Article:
Decision-Making in Agriculture: Why do Farmers Decide to Adopt a New Practice?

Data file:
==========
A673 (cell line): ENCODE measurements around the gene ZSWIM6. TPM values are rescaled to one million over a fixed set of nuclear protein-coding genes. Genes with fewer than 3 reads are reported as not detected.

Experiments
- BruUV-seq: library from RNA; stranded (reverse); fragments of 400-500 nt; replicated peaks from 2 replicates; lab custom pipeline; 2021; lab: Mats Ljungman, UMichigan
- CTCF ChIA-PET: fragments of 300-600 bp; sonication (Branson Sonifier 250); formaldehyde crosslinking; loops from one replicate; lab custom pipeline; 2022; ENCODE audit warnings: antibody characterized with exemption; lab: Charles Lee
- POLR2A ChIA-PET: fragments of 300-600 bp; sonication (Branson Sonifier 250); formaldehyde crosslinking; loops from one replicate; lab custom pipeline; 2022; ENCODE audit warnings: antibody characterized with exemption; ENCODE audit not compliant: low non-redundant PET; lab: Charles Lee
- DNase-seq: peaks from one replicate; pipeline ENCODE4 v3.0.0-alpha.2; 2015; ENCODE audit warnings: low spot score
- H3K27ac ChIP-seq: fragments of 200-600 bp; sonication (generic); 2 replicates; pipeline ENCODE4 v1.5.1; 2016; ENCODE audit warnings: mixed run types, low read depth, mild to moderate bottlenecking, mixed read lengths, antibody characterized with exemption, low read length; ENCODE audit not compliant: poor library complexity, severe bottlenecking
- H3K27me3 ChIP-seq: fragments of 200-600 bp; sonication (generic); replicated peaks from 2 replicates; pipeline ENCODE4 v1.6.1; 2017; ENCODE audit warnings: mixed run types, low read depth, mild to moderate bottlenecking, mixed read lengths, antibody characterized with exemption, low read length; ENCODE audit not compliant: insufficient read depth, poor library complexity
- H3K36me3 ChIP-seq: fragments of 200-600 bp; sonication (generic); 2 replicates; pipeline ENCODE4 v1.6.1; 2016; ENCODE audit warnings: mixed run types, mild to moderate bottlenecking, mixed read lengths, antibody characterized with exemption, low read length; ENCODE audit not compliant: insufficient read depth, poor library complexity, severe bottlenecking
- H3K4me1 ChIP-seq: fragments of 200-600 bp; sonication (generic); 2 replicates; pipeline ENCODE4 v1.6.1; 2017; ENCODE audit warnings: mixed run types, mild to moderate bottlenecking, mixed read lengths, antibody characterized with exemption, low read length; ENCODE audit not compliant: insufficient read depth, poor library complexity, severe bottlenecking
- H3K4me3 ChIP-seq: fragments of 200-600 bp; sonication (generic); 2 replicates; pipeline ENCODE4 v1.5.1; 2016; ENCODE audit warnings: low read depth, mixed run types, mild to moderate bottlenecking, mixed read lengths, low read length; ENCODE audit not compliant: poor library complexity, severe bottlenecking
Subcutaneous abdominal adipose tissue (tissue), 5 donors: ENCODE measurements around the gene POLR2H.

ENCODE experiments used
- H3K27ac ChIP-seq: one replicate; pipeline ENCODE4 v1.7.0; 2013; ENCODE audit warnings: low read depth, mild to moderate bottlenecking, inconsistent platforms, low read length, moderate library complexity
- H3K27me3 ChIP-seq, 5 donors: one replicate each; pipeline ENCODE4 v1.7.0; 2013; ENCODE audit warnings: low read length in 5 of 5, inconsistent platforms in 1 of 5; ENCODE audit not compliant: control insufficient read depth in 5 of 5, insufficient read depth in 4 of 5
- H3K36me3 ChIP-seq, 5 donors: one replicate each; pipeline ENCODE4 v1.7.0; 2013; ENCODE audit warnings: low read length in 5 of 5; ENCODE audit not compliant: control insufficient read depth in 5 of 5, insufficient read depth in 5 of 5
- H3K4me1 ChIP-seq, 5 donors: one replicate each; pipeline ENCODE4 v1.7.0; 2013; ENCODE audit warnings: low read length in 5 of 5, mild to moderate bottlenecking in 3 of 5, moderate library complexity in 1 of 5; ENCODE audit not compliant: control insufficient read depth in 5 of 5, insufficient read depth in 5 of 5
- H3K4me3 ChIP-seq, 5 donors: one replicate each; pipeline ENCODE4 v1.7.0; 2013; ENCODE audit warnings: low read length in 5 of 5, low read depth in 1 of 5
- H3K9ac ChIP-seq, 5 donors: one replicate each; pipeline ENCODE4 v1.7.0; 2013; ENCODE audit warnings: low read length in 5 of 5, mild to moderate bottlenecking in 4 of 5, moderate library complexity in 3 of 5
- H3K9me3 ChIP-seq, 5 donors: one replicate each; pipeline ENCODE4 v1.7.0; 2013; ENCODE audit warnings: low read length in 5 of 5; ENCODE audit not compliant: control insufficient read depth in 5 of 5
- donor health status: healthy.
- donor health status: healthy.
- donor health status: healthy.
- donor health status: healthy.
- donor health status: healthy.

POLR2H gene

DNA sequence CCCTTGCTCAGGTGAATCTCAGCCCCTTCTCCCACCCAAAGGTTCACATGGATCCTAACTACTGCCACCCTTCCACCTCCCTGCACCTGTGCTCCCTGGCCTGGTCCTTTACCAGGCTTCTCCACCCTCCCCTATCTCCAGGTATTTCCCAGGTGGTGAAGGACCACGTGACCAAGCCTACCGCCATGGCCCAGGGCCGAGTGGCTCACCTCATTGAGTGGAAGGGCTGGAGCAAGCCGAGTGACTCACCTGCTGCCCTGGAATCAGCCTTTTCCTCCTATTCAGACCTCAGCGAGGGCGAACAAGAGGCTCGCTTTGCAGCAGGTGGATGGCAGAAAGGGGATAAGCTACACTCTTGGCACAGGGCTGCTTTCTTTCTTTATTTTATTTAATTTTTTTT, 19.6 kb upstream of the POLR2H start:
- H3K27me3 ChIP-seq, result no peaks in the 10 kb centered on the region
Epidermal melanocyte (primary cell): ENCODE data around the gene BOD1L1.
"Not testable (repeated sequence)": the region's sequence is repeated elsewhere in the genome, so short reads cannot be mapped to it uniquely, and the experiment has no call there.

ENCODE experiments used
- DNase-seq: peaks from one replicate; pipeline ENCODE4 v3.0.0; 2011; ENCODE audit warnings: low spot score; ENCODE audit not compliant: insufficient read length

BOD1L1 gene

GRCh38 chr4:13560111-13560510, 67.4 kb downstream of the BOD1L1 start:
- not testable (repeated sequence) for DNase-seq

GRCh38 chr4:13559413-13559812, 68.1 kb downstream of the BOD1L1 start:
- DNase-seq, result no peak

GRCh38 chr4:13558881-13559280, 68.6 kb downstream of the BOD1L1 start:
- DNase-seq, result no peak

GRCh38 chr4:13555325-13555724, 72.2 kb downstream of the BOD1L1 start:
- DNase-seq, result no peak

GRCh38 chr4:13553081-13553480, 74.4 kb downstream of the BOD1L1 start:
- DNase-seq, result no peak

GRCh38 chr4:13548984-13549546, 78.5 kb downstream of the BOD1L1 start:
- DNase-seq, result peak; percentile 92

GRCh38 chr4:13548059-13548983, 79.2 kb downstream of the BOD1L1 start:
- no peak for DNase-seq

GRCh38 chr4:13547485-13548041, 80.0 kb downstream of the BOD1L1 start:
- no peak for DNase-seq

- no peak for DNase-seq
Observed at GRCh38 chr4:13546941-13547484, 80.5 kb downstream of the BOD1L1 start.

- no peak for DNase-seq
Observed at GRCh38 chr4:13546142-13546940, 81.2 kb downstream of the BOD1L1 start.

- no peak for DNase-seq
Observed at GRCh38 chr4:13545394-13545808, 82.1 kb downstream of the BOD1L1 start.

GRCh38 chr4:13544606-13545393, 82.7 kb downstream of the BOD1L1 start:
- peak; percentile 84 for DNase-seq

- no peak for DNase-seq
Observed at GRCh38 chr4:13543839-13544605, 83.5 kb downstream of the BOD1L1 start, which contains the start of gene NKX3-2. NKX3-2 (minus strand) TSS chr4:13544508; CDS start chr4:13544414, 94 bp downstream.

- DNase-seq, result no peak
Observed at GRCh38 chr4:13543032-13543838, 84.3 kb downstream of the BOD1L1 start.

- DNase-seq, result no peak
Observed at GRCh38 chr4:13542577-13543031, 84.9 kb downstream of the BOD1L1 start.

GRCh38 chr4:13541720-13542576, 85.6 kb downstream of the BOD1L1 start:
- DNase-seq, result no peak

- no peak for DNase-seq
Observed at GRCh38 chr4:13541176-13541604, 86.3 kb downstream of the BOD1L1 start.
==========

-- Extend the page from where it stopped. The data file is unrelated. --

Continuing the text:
Current rates of environmental degradation demand changes to the way in which food is produced. Transforming agricultural production requires both the development and the adoption of new practices that facilitate high yields at least environmental cost. Many beneficial practices have already been developed and their limited adoption now constrains their potential to deliver sustainable agriculture. Greater understanding is needed of why farmers decide to adopt or reject different practices. The Technology Acceptance Model (TAM) has been used in an agricultural context to examine adoption. The TAM posits that perceptions of a practice’s usefulness (PU) and its ease of use (PEOU) drive its adoption. In this thesis, the TAM was first revised such that adoption was considered as being composed of five stages to reflect the preparatory and trial phases that precede the full-scale adoption of agricultural practices. An empirical study was then conducted to investigate farmers’ attitudes in the Southern Ontario region towards agrominerals and cover cropping – two practices that show promise in maintaining soil health at low environmental cost. PU and PEOU were found to be significant drivers of the adoption of agrominerals. However, PEOU did not have a significant direct effect on farmers’ decisions to continue using cover crops. A longitudinal study that applies the revised TAM is needed to ascertain whether it is effective in explaining the adoption process, particularly in the latter stages of adoption when PEOU appears to be of less importance and PU alone appears to largely drive farmers’ decision-making. The concern participants showed for the potential environmental impacts of agriculture highly varied with those showing greater concern reporting greater intentions of adopting agrominerals. Socio-economic and agro-ecological factors were found not to be correlated to adoption. This study demonstrated the need to increase knowledge sharing between farmers and scientists to facilitate the transition towards sustainable agricultural production.